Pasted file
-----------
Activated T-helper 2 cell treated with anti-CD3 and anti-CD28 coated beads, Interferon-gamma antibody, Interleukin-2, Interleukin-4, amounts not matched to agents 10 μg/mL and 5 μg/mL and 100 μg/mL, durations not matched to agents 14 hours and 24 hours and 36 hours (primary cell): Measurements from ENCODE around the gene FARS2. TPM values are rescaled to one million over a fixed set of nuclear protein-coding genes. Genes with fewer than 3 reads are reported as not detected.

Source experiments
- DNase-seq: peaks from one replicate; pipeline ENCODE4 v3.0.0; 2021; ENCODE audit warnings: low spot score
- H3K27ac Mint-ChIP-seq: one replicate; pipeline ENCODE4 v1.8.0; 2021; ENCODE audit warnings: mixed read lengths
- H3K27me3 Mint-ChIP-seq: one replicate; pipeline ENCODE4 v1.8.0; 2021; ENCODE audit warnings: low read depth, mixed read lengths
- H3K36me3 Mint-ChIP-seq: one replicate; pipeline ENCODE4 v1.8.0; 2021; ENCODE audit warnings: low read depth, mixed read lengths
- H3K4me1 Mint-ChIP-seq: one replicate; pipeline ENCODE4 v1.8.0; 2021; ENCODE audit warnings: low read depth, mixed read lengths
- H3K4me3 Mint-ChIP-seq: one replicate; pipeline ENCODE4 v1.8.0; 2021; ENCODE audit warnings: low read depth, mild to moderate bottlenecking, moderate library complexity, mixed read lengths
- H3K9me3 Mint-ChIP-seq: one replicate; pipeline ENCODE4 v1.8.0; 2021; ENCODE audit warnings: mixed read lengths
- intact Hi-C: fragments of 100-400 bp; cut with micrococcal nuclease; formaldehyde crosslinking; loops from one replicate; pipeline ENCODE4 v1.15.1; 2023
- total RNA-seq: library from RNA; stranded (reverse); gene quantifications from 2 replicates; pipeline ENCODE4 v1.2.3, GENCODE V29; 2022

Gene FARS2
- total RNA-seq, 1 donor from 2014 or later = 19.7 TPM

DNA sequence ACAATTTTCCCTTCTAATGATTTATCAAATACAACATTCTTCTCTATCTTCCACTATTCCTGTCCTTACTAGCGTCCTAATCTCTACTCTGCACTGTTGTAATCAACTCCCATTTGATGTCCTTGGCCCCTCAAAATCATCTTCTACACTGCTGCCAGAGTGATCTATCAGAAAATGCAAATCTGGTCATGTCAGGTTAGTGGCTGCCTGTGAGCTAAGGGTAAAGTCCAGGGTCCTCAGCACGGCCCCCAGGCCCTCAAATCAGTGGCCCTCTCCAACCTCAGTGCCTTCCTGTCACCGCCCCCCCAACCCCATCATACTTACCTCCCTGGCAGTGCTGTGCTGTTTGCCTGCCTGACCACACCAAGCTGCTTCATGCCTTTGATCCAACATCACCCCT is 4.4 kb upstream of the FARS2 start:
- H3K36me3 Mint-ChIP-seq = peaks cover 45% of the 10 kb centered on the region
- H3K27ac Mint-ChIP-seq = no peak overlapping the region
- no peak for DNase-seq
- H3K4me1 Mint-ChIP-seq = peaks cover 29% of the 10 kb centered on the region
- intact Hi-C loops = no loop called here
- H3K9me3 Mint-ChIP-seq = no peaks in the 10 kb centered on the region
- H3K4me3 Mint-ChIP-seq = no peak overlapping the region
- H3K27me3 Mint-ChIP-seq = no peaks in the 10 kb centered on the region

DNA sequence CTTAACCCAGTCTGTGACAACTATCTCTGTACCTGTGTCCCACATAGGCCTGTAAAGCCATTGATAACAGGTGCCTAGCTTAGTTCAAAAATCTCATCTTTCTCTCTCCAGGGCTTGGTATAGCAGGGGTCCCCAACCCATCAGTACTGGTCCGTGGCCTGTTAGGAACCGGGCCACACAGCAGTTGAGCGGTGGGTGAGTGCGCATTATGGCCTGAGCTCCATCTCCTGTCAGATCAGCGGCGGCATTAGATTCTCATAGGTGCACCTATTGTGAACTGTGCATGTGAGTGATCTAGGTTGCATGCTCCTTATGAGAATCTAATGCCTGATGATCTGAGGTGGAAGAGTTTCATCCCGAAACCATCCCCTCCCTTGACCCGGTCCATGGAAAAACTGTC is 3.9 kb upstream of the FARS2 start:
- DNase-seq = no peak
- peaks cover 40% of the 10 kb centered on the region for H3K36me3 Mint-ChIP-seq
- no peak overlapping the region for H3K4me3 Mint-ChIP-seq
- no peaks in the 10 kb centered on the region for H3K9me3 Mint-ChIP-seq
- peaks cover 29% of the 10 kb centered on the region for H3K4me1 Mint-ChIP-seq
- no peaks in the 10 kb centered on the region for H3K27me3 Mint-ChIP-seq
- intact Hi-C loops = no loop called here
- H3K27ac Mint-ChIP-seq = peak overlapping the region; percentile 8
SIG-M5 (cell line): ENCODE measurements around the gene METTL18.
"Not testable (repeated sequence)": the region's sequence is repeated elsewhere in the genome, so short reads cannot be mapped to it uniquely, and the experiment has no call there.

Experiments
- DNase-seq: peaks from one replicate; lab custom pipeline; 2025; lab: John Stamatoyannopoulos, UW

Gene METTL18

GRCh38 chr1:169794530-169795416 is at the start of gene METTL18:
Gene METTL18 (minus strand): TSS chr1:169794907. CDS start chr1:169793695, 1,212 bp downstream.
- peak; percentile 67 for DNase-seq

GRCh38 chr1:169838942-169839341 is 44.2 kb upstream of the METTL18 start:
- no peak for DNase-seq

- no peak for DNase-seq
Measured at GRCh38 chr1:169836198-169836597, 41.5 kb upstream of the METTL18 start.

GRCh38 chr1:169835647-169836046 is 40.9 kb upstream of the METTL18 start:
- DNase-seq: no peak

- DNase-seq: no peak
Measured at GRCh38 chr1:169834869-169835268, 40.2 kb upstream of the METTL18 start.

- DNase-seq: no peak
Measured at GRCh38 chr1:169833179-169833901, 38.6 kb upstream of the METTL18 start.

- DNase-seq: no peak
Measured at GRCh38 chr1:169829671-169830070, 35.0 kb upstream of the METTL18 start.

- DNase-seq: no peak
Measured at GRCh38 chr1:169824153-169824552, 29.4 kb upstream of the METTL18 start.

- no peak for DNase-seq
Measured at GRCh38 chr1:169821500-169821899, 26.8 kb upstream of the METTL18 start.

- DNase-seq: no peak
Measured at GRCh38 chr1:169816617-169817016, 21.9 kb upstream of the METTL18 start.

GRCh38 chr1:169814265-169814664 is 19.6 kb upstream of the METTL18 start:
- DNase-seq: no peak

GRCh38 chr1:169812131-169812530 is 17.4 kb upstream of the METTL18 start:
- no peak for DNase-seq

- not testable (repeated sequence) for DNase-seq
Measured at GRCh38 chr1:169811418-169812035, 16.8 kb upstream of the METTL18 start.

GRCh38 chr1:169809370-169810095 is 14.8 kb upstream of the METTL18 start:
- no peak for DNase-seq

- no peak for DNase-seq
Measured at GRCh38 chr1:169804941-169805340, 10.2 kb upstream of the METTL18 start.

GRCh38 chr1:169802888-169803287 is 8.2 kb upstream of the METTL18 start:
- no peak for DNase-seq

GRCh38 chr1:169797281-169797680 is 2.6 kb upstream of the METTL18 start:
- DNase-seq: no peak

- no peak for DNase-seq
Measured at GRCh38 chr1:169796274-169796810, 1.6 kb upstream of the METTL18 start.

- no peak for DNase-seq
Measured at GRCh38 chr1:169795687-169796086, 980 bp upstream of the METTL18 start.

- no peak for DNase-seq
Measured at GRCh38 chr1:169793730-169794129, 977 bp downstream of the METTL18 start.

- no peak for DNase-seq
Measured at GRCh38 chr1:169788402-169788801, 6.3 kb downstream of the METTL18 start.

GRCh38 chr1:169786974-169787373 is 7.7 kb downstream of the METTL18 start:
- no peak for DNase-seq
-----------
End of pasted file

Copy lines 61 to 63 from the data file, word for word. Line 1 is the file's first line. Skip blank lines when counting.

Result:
- no peak for DNase-seq

- not testable (repeated sequence) for DNase-seq
Measured at GRCh38 chr1:169811418-169812035, 16.8 kb upstream of the METTL18 start.